In front of me, two 30-inch Apple Cinema Displays glow softly at my desk. Beside me sits the fastest stock-configuration Macintosh that Apple has ever shipped: a superfast eight-core Mac Pro. Inside the Mac -- and on full display on those screens -- is Mac OS X 10.5, better known as Leopard, Apple's latest operating system. All around me is the work I've been putting off that is now getting done.
The latest update to Apple's Mac Pro desktop line was unveiled early in January, just before this year's Macworld Expo. The timing of the announcement raised a few questions -- for example, if this was such an important release, why wasn't it announced by CEO Steve Jobs himself at Macworld? Macworld's focus turned out to be Apple's ultra-graceful MacBook Air, but one thing is certain: This Mac Pro packs a mighty punch in raw bandwidth and horsepower.
Pushing the Mac speed envelope
Although eight-core models were already available, they only came as a pricey special-order option. Now they're pretty much the whole lineup: The entry-level model starts at $3,999 for two quad-core chips. From there, the price rises rather precipitously for two 3.2-GHz quad-core chips.
Inside all of the new Mac Pro machines are Intel Xeon 5400-series processors, code-named Harpertown. My review unit is the eight-core 2.8-GHz model, stacked with 4GB of memory -- double the standard configuration. Each quad-core processor sports 6MB of Level 2 cache memory, so this particular Mac Pro has 12MB. The main logic board architecture also received an upgrade -- it now sports high-bandwidth, dual independent 1,600-MHz front-side buses, allowing you to use up to 32GB of 800-MHz DDR2 ECC FB-DIMM memory.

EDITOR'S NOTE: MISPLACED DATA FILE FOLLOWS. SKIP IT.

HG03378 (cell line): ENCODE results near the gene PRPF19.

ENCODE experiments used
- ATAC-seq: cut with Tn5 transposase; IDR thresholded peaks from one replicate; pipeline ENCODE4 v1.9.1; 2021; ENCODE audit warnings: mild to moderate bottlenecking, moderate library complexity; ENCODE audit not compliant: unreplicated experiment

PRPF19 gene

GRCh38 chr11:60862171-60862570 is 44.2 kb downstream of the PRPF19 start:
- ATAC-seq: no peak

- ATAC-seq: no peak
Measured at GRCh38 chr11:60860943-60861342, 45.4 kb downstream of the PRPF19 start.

Spending note: That amount of RAM will cost you more than the Mac Pro itself, even at third-party resellers. And if you buy it from Apple, the 32GB will set you back US$9,100.
Inside the now-familiar aluminum case, the review unit came with two 1TB hard drives, filling up two drive bays and leaving another two open. The Mac Pro can hold as much as 4TB of internal storage.
Graphics sit on a double-wide 16-lane PCI Express 2.0 slot, which is large enough to hold even the biggest graphic cards without sacrificing the other three neighboring ports. Of the four PCI Express slots available, two are x16 PCI Express 2.0 slots offering high-speed data transfers of 8GB/second, and two are PCI Express x4 slots, which are more standard-issue fare.
The graphics card is nothing to sneeze at: an ATI Radeon HD 2600 with 256MB of GDDR3 dedicated video RAM capable of pushing enough power for two 2560-by-1600-pixel, 30-inch Cinema Displays. The $2,798 displays themselves are gorgeous, displaying deep blacks and vibrant hues at a resolution sharp enough to show off Mac OS X Leopard's amazingly detailed and fluid graphics while rendering even small text clearly.